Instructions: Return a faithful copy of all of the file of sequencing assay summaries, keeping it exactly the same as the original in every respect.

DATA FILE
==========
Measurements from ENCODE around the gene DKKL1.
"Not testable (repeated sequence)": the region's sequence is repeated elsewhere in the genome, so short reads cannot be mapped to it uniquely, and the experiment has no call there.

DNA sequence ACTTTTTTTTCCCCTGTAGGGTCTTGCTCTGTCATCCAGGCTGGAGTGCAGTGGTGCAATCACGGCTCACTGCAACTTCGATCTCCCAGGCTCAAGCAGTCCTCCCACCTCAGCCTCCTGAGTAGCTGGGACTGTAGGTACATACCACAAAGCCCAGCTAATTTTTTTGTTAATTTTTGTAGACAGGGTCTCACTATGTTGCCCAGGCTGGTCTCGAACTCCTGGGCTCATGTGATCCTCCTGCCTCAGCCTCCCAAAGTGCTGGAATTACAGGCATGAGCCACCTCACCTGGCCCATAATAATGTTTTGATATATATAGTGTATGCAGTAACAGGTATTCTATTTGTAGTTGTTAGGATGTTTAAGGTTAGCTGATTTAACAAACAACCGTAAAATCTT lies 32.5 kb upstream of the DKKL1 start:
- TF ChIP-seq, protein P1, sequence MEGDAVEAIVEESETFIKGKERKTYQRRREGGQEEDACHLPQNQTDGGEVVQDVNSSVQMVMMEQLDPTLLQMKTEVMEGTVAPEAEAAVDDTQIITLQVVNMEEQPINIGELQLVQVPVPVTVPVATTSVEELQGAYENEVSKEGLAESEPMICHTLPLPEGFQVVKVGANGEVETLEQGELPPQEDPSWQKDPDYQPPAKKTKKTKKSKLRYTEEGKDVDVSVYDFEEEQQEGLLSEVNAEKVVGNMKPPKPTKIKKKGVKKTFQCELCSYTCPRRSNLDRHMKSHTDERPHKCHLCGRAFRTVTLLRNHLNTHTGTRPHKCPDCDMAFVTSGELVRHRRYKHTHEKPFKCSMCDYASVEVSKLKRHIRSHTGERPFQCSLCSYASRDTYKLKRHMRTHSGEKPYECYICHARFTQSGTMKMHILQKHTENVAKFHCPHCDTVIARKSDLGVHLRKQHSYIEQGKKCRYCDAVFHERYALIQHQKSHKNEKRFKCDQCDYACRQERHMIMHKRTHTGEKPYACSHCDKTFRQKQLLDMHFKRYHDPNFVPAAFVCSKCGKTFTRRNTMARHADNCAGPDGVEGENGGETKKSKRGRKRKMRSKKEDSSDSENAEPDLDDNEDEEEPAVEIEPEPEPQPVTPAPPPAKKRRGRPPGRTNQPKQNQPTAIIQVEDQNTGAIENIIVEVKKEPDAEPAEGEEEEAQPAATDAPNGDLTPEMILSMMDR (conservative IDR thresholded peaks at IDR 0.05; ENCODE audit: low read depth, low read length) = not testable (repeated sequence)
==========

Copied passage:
Measurements from ENCODE around the gene DKKL1.
"Not testable (repeated sequence)": the region's sequence is repeated elsewhere in the genome, so short reads cannot be mapped to it uniquely, and the experiment has no call there.

DNA sequence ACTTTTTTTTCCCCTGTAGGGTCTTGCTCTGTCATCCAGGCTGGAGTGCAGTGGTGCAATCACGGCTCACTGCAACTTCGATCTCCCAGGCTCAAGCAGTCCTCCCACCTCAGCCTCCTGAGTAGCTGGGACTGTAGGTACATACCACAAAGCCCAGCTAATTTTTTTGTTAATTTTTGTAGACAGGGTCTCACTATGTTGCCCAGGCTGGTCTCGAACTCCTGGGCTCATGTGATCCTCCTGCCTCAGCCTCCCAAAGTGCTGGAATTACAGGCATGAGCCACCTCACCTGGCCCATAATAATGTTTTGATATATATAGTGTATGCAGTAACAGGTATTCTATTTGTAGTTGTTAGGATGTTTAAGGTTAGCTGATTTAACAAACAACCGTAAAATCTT lies 32.5 kb upstream of the DKKL1 start:
- TF ChIP-seq, protein P1, sequence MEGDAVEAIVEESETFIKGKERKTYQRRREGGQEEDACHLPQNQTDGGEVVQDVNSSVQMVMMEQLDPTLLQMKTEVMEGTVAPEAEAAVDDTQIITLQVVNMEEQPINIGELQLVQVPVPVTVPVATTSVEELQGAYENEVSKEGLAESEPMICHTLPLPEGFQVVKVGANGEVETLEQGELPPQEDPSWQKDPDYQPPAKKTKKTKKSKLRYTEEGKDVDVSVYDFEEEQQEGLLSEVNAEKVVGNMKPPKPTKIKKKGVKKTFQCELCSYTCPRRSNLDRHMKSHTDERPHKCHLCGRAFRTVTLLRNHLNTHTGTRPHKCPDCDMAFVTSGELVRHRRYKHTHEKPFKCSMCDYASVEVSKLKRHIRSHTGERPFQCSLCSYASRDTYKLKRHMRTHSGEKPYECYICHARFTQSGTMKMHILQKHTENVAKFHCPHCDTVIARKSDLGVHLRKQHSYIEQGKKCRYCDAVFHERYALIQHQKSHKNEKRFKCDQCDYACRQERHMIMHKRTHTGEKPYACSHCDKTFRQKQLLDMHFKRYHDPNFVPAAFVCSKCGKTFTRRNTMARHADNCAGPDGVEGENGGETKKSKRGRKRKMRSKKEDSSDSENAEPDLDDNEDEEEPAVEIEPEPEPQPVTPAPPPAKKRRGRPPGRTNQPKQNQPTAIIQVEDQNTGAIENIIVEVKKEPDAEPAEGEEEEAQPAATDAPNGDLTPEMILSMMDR (conservative IDR thresholded peaks at IDR 0.05; ENCODE audit: low read depth, low read length) = not testable (repeated sequence)